Not too long ago I posted a review of Stephen Kingsley’s The Easter Answer (Amazon– www.easteranswer.com) and at that time Barker had not yet issued his response. And no wonder: not to be outdone in any respect, Barker issued forth a 69 page answer to a book that was only 82 pages in the first place. I am glad for Barker’s exhaustive treatment as it exposes a whole heap of flaws in Barker’s ‘Challenge’ and most importantly gives us explicit insight into how Barker analyzes potential answers.
Probably the fundamental issue exposed by Barker’s reply is that Barker has set himself up as judge, jury, and executioner as far as deciding whether or not his challenge has been met. Personally, I believe in the future, Mr. Kingsley or any other would-be answerer should insist that an impartial panel be the judge. You’ll get an idea why by the end of this post…
1. Barker’s Challenge explicitly says: “…without omitting a single detail…write a simple, chronological narrative of the events between the resurrection and the ascension… [it] does not have to pretend to present a perfect picture- it only needs to give at least one plausible account of all of the facts. … The important condition to the challenge, however, is that not one single biblical detail be omitted.”
Who among us is surprised to hear that by ‘plausible’ Barker basically means ‘naturalistic explanations’? Even I, I mean, even I, was shocked to hear Barker dismiss the plausibility of Kingsley’s chronology because, well, one must adopt a naturalistic perspective of what counts as ‘plausible’! Unbelievable! Consider this exchange leading into Part 2:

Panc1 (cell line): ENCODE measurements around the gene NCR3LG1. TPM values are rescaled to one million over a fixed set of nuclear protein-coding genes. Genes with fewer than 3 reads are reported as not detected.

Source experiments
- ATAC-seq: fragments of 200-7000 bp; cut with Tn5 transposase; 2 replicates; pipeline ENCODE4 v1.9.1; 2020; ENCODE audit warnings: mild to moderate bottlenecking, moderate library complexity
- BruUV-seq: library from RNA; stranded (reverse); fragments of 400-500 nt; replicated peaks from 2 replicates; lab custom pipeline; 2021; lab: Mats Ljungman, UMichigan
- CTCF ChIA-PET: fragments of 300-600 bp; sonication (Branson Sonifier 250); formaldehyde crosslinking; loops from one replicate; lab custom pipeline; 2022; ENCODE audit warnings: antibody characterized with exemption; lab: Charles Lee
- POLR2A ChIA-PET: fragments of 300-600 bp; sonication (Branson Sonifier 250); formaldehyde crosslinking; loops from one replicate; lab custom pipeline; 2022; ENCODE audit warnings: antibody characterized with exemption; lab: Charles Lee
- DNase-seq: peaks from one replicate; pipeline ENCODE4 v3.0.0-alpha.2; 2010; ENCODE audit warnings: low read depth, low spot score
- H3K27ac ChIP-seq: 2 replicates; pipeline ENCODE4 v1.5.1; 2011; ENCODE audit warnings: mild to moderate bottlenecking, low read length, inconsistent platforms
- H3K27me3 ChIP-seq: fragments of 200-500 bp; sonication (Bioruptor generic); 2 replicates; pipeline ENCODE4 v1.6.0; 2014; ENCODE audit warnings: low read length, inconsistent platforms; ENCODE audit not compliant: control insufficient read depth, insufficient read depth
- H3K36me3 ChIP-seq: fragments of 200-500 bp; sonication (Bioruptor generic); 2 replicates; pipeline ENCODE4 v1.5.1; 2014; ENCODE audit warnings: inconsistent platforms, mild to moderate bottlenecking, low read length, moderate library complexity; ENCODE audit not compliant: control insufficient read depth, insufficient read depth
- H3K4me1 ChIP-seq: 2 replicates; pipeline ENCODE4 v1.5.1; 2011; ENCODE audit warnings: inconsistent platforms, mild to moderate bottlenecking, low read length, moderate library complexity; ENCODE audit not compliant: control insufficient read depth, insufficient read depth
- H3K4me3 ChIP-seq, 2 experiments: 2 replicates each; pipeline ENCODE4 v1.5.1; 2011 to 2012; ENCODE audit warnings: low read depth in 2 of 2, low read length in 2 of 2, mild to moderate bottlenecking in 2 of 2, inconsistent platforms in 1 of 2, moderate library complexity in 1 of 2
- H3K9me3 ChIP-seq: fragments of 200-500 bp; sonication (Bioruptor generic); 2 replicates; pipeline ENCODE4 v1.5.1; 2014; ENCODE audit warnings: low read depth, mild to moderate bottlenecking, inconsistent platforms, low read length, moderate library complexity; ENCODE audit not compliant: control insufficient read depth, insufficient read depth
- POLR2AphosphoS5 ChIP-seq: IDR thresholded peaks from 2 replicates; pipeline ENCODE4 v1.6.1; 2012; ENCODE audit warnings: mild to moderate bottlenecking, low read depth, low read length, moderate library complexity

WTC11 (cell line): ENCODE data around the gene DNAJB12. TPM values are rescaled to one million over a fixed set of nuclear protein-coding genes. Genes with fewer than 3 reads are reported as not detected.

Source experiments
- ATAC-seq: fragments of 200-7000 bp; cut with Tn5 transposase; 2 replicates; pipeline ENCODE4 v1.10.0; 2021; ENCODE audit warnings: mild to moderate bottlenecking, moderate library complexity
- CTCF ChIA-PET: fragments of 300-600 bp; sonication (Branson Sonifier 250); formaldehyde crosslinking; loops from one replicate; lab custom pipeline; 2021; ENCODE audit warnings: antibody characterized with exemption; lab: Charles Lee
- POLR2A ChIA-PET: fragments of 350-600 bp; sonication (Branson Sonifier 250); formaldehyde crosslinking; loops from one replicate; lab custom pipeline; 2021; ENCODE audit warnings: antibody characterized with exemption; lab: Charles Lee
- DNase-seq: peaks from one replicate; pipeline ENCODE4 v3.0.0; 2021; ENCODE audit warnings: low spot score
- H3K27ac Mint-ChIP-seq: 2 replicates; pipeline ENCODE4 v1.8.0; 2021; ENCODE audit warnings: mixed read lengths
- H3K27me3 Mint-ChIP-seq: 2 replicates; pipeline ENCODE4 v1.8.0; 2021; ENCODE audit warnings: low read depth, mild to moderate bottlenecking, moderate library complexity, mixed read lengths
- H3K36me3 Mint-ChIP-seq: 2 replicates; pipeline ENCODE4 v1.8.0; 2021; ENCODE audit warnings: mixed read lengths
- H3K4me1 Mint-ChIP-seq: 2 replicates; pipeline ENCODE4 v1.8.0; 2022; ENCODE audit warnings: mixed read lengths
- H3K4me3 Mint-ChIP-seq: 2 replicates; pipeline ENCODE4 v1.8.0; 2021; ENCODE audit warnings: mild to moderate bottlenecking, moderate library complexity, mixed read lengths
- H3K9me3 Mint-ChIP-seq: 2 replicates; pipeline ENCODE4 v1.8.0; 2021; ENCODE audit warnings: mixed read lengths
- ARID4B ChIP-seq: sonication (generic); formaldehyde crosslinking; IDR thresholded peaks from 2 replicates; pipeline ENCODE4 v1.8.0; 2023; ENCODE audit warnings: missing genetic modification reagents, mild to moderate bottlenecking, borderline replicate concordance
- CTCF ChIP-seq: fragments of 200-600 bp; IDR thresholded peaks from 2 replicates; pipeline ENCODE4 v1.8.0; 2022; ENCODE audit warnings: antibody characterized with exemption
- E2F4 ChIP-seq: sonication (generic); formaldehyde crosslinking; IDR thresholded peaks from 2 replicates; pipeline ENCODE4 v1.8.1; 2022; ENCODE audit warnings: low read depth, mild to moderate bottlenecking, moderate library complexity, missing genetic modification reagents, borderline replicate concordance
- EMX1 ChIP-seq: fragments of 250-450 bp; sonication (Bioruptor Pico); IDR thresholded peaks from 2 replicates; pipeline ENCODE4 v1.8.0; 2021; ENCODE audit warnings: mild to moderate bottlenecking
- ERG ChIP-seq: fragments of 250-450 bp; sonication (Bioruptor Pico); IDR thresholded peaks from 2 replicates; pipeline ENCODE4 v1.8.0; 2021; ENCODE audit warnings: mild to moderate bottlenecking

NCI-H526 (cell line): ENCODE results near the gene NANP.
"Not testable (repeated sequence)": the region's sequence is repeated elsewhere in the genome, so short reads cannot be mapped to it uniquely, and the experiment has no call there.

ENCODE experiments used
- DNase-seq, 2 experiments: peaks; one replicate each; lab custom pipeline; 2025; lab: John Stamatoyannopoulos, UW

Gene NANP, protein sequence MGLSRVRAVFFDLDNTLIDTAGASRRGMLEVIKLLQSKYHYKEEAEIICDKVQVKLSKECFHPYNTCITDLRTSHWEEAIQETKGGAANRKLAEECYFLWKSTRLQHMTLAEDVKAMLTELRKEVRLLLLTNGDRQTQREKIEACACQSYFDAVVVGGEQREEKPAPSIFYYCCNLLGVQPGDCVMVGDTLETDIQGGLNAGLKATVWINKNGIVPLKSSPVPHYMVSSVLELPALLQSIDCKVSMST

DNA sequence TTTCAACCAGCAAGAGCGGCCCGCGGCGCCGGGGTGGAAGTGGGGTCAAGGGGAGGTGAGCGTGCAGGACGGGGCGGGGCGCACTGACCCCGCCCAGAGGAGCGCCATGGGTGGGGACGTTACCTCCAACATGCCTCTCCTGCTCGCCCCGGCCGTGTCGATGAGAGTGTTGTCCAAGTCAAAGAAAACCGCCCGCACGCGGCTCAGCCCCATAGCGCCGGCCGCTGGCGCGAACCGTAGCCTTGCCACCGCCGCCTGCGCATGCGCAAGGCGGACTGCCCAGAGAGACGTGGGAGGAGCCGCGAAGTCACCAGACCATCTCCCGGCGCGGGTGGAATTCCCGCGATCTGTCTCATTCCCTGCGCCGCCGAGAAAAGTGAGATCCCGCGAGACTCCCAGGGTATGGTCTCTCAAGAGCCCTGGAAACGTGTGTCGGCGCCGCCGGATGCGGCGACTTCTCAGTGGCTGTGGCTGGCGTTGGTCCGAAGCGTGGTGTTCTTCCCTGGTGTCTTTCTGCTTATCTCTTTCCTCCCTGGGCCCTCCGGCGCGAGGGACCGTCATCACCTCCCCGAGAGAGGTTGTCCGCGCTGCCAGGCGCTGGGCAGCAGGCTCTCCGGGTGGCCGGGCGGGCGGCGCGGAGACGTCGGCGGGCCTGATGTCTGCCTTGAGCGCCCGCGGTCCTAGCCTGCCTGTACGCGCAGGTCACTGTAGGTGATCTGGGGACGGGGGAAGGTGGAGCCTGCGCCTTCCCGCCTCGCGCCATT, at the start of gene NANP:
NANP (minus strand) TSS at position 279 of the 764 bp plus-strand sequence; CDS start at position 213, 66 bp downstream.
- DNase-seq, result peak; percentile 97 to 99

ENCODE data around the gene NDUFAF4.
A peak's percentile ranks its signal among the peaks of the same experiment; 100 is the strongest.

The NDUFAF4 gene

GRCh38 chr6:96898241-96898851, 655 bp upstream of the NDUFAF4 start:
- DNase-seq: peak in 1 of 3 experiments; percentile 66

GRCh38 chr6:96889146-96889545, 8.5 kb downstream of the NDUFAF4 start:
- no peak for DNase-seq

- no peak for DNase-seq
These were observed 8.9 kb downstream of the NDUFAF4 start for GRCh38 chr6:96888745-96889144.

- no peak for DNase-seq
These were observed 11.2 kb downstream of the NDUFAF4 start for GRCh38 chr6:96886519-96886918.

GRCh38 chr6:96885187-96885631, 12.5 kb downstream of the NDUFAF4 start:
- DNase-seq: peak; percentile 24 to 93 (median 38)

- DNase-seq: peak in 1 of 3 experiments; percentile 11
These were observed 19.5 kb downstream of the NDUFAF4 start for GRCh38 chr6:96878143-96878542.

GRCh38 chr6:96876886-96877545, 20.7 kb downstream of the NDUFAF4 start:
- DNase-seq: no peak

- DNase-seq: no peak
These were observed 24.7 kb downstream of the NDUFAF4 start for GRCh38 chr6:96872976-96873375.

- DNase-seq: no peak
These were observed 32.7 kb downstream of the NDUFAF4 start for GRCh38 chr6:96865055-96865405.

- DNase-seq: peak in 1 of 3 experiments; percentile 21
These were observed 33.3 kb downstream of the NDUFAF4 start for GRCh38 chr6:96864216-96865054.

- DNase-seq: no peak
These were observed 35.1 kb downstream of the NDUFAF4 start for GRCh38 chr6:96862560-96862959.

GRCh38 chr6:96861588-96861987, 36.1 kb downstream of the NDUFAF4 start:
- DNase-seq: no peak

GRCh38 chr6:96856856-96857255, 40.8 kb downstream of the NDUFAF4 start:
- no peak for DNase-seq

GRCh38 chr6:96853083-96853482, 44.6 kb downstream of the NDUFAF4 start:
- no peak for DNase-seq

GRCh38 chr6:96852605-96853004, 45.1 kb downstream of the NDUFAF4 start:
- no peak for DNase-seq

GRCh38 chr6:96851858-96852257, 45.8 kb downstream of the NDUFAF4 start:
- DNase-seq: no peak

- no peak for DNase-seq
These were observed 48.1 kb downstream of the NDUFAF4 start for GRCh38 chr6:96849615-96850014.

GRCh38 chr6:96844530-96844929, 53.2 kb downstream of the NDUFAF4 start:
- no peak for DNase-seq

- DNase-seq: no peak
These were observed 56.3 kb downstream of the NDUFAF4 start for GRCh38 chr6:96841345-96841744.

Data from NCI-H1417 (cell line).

Dan: Yes. But we’re not there yet. In order for your evidence to be admissible, you have to produce a coherent, noncontradictory, plausible version of it.
Elizabeth: And that is the point of your Easter Challenge. I understand. So the only way for us to proceed is to assume that we are both naturalists, simply looking at the details of the stories themselves, on their own merits.
Dan: Yes. That’s all I was trying to say.
By ‘on their own merits’ Dan means ‘in naturalistic terms.’ Wow. So, it isn’t enough to put the encounters with ‘angels’ into chronological order. You have to also recast them in naturalistic terms. That isn’t one of his examples but that is clearly what such a thing must mean. It is evident that such thinking lies in the back of most of Barker’s rebuttal. That seems mighty odd, to me, since I didn’t realize that a ‘plausible, chronological account’ also means ‘plausible as believed by hard core atheists when they consider any supernatural account.’
2. Barker’s concept of ‘plausibility’ is shown to be truly irrational and unfair when he insists that the person who answers his challenge no only put things into chronological order but explain why different accounts mention different things and not others. From a fictional dialog in his Part 1 (pg 17):
Elizabeth: Matthew tells us: “And, behold, there was a great earthquake: for the angel of the Lord descended from heaven, and came and rolled back the stone from the door, and sat upon it.” (Matthew 28:2) So, yes, we have to keep the earthquake.
Dan: Why didn’t any of the other gospel writers mention this “great earthquake”?
Elizabeth: I don’t know, but that’s irrelevant to your challenge. Maybe they didn’t think it was important. Or perhaps only Matthew knew about the earthquake.
Dan: It’s irrelevant to “telling the story,” but it is not irrelevant to “telling a plausible story.” You think the earthquake was so “great” that it caused a tomb to open, and nobody but Matthew felt it? The NIV translates it “violent earthquake.” No other historian, author or other gospel writer mentions this earth-shaking event.